Just picture having a nice afternoon with your family member with dementia, listening to music and playing a game of cards, when out of the blue the person’s mood darkens. When you innocently ask what’s wrong, you receive a forceful and surprising response: “I know you stole money from me! Why would you do that?”
If this is the very first incidence of being unjustly accused by a person with dementia, you may feel as though you’re stumbling into uncharted territory. How will you best correct and reassure the individual while restoring their confidence?
Why Untrue Allegations Manifest
First, it is important to keep in mind that feelings of paranoia and delusions are not personal affronts. They’re outward indications of the illness, and in no way demonstrate the true personality of the individual. They serve as a coping mechanism to make sense of something that seems very real in their eyes.
Even though your natural instinct may be to defend yourself, it is likely that arguing with the person will only further frustrate them. As an alternative, try these strategies from our experts in home care in Collinsville, IL and the nearby areas:
- Exude a sense of calm. From your tone of voice to your body language to the environment around you, try everything you can to lessen the agitation and stress the person is experiencing. Use a soft, soothing voice. Put a reassuring hand on the person’s shoulder or offer a hug, if physical contact is welcomed. Shut off the television and reduce any other disruptions. Play some calming music.
- Respond with brief, direct answers. Now is not the time for drawn-out arguments and reasoning. Acknowledge and validate the person’s feelings. Then divert with an interesting activity the person enjoys. For example, you might say, “I can see you’re upset. Let’s go into the kitchen and have some lunch.” Or enlist the person’s help with a meaningful task, like folding laundry or filing papers.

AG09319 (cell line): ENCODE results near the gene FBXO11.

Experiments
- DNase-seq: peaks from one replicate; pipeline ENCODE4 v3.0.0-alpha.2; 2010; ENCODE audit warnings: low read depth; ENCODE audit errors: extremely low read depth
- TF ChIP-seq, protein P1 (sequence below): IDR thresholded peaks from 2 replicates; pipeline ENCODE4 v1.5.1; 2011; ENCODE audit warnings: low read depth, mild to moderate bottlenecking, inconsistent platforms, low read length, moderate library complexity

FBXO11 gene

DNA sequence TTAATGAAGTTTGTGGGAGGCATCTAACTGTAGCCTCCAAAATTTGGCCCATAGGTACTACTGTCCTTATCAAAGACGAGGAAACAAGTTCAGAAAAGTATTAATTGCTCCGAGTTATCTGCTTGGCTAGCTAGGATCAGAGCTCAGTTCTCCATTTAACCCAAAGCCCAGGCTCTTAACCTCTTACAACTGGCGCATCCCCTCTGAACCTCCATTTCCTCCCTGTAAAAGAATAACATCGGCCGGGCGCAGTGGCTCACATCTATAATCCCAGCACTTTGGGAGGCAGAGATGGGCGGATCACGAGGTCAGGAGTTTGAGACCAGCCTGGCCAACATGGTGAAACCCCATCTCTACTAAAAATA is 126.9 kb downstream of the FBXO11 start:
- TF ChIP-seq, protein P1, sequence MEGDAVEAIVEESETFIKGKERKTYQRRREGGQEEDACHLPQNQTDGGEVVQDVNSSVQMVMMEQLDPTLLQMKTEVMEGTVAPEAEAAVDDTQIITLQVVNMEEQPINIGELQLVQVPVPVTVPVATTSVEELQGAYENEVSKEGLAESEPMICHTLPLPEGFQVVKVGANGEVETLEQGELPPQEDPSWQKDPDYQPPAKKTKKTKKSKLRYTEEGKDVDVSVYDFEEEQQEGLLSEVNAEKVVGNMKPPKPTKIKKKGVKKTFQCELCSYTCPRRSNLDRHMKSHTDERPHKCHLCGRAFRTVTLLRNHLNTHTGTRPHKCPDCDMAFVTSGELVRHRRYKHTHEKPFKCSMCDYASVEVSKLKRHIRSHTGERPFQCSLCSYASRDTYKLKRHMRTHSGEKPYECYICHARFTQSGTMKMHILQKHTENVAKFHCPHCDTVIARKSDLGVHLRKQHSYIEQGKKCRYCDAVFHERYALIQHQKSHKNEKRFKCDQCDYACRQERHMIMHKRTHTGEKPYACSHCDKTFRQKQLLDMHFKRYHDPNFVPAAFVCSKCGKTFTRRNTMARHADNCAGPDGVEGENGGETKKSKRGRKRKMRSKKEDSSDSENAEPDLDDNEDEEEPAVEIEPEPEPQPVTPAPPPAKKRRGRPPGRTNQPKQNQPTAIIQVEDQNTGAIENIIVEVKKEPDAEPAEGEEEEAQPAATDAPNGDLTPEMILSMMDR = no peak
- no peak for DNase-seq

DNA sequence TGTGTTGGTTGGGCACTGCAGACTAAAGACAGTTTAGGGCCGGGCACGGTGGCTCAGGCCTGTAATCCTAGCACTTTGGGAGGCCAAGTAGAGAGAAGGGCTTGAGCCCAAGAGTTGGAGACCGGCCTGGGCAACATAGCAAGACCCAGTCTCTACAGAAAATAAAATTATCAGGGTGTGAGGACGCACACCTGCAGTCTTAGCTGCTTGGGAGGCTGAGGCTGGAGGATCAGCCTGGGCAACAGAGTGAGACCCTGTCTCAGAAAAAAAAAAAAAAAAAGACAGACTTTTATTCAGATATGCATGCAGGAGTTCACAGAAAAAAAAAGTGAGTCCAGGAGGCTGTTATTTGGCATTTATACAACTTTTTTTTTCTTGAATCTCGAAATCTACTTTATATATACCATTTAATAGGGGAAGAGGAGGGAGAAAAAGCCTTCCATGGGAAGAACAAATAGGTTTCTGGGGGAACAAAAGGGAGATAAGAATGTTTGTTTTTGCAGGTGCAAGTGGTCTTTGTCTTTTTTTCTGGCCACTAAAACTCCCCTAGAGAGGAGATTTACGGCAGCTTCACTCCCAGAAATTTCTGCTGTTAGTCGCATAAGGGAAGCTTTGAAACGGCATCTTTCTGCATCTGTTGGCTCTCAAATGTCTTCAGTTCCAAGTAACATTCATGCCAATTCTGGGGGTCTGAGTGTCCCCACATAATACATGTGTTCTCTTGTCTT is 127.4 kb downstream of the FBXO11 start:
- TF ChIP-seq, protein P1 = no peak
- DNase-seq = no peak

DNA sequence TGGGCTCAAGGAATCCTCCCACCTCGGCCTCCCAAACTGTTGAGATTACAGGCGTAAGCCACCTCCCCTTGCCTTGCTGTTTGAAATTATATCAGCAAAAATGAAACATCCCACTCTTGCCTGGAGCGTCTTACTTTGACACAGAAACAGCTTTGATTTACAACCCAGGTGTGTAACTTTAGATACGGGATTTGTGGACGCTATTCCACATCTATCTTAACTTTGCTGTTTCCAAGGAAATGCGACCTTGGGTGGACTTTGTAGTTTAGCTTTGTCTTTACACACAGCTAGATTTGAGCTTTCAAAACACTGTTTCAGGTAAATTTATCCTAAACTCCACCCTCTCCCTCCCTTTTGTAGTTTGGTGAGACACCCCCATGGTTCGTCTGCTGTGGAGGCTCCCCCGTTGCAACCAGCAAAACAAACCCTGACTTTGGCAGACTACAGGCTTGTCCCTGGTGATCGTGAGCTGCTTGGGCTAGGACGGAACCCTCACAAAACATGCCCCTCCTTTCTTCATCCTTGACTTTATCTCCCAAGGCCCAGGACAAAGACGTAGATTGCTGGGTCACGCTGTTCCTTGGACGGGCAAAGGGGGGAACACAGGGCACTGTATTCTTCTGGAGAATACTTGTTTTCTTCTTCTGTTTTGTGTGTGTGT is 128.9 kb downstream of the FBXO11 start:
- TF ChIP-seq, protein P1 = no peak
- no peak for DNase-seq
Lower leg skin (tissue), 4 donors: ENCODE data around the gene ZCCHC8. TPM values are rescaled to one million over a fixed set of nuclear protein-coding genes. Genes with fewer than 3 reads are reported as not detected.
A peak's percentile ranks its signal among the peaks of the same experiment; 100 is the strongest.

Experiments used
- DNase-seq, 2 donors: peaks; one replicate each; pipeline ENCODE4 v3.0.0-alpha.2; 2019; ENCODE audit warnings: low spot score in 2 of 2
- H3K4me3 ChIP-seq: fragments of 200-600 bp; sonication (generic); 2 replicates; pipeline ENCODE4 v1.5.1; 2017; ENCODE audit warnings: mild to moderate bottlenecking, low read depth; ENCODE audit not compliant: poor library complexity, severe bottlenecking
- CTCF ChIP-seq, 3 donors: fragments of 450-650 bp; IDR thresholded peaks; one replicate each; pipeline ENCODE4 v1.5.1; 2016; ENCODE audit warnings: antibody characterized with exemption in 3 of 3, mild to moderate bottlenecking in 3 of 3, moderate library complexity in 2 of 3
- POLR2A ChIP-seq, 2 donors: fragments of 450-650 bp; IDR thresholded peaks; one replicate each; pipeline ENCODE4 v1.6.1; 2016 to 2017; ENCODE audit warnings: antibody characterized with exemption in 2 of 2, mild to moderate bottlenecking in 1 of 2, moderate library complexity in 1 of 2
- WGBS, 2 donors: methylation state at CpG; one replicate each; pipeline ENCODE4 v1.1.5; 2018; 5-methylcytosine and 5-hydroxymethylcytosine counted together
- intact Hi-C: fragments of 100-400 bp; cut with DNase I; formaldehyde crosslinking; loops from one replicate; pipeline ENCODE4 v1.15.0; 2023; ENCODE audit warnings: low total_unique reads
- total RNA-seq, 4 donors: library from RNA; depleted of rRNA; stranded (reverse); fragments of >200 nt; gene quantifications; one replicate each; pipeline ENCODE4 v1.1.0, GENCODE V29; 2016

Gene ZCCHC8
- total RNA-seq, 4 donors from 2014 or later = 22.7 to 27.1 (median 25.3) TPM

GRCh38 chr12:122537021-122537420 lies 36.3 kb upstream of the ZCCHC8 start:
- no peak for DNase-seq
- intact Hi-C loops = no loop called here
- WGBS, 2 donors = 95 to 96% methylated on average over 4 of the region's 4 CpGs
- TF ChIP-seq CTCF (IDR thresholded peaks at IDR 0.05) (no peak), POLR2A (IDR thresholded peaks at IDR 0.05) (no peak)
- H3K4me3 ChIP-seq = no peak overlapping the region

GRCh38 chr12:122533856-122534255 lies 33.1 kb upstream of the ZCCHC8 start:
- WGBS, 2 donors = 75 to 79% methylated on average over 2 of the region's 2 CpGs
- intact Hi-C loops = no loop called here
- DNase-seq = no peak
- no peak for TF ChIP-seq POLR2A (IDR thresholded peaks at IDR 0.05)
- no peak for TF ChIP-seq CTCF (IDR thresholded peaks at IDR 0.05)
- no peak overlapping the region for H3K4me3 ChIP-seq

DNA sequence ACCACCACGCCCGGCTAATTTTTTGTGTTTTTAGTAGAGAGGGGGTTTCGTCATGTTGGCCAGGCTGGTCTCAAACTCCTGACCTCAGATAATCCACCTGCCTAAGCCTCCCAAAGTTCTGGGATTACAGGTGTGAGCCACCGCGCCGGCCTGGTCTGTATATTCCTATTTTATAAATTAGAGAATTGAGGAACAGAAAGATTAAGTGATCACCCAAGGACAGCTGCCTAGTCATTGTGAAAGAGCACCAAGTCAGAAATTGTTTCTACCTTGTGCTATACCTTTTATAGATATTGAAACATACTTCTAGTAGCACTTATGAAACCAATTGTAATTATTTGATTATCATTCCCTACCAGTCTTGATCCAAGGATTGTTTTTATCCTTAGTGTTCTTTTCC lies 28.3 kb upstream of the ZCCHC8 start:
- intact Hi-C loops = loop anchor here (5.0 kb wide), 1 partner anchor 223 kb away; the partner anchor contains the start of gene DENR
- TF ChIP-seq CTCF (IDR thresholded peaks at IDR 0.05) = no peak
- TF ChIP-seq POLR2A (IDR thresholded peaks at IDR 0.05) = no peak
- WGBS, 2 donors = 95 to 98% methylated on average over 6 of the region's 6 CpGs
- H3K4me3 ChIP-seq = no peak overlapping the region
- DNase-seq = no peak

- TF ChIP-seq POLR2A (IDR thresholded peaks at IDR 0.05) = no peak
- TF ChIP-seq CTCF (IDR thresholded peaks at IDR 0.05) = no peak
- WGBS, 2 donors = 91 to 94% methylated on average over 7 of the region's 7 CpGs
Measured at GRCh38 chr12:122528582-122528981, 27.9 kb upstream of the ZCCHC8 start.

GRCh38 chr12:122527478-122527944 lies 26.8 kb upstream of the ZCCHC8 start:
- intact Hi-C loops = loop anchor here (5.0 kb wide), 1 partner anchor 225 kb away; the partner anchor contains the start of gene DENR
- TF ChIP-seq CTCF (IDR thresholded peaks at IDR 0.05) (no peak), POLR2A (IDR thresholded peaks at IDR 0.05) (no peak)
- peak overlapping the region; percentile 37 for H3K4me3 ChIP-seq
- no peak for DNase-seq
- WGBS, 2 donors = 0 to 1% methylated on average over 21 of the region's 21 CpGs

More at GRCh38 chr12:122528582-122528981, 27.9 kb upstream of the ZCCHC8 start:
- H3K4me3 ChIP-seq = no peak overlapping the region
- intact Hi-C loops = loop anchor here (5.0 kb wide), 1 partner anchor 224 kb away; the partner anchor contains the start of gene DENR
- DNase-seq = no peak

- Plan ahead. If there is a specific item that triggers the senior into “lose and accuse” mode, purchase one or more additional, identical items to keep on hand. Then guide the individual into helping you “find” the alternative to the lost item.
Most importantly of all, ensure you have a strong support system from others who can empathize with what you’re dealing with. It can be very upsetting to be falsely accused, even when you know the reasoning behind it. Join a caregiver support group locally in person, or find a virtual one online that enables you to receive more useful advice and the chance to talk about your stress.
At Morning Glory Home Care, a trusted provider of home care in Collinsville, IL and the surrounding areas, our care providers are skilled and experienced in the countless complexities of dementia care. We’re here to work with you to make certain a loved one with dementia gets excellent care while you have plenty of chances for downtime and self-care. Give us a call at 618-667-8400 for more information.